This allows for easy engagements from 10 yards out of a deer stand, to 200 yards across a farmers field. Hold overs should be small enough that you can use reference points on the animal for your hold, which means you don’t have to worry about your magnification and your reticle lining up.
Additionally, with most hunting calibers, wind at this distance will be negligible so a wind call will not really be needed. You won’t be restricted to over magnifying for those close shots and the reticle will still be thick enough to see easily.
If you are routinely taking shots well over 200 yards then a first focal plane optic would be a better choice. This allows for the shooter to apply a proper precise hold over and wind call on the animal without having to worry about the magnification setting, increasing the chances of a clean harvest. This also allows for a thinner aiming point on the animal as the reticle will not be covering the entire vital zone.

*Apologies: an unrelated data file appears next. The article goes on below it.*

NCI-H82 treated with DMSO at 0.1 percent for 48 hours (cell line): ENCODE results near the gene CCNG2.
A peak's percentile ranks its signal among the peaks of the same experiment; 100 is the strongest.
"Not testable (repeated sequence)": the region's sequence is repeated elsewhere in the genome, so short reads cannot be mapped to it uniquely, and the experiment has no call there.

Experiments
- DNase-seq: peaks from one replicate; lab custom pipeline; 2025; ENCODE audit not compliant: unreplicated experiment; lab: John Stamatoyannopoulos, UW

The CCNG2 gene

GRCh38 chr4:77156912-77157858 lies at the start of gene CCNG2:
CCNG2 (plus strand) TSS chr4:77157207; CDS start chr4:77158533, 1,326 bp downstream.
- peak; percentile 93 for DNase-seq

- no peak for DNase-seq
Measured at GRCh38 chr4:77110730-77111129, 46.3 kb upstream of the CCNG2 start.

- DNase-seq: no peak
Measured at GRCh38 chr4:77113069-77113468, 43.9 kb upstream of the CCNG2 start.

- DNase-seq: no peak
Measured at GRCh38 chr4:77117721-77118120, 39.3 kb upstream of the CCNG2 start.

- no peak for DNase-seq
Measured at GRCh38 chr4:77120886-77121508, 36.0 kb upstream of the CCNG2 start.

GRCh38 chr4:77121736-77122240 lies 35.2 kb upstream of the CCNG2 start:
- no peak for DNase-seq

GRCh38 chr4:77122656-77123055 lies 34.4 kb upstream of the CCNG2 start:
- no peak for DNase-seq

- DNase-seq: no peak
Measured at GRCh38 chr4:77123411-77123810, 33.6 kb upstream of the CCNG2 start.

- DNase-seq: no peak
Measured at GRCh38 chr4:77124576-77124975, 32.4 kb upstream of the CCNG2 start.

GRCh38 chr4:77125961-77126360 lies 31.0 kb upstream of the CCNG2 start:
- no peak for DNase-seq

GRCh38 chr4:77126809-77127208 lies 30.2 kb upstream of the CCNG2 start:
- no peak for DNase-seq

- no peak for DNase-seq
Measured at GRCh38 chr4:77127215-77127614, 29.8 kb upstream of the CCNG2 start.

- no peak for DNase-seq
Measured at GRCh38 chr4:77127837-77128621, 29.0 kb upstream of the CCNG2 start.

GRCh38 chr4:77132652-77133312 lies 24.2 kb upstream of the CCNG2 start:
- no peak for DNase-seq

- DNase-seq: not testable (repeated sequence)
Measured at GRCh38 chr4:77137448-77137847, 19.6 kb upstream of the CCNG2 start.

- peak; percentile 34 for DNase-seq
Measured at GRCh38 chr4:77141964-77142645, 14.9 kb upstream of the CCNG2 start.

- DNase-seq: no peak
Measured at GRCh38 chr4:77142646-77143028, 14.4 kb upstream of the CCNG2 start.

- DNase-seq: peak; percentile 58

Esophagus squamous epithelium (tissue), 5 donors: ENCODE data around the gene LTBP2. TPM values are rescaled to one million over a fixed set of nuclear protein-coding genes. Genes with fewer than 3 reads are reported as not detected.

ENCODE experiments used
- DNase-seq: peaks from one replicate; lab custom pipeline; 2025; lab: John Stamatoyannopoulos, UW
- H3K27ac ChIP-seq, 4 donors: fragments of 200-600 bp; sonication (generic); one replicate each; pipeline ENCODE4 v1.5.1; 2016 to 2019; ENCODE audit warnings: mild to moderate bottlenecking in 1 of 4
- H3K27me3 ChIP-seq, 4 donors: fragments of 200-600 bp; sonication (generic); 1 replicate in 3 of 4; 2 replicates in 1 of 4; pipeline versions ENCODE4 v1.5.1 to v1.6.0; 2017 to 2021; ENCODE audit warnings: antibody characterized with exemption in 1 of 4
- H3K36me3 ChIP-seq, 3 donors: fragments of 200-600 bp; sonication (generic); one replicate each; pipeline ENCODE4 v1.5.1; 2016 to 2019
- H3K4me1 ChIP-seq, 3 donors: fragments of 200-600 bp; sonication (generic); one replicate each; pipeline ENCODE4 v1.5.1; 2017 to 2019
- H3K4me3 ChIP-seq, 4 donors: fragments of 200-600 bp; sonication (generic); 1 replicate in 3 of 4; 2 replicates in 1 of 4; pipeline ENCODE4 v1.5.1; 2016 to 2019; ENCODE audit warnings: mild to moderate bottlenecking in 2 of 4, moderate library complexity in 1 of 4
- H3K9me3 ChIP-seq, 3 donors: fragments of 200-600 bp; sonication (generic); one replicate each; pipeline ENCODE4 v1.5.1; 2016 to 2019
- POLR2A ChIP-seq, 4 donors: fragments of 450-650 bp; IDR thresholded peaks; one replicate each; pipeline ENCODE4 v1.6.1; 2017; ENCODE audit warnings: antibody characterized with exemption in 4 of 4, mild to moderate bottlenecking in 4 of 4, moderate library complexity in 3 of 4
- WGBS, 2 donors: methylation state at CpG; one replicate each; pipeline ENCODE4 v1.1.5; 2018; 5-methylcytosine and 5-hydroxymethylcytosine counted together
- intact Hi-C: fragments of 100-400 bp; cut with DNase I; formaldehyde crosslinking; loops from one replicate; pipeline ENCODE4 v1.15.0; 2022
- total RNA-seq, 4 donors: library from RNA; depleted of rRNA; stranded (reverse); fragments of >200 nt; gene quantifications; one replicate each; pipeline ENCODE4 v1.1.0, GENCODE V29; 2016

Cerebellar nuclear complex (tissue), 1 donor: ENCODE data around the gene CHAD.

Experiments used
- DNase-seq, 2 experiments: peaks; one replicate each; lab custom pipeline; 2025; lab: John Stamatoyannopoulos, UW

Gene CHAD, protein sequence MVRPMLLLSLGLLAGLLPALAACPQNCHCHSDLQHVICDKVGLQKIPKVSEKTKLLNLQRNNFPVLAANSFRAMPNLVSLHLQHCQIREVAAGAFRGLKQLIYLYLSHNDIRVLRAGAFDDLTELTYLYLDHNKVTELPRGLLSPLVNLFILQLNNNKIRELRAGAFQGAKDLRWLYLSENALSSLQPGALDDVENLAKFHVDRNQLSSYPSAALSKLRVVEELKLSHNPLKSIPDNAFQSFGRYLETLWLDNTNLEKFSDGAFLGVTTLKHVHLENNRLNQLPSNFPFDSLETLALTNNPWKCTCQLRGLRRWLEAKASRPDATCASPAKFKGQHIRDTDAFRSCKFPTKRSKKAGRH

Doing all of this with a second focal plane optic it possible but it would not be as ideal. With longer distance shooting paying attention to the wind is very important and usually requires you to not be on your maximum magnification. Inducing error into your wind or elevation hold due to being on the improper magnification could be the difference between a clean kill and a tracking expedition.
Now that we have covered the difference between the two types of optics, the questions to ask when determining which offers more advantages, and the answers to those questions as it pertains to hunting, hopefully we can all go out more informed and better able to offer advice to our fellow shooters.
Since the community is more important than the actual shooting itself, we need to make sure we foster an atmosphere of information and education based on facts and experience, that way everyone feels welcome and encouraged to join.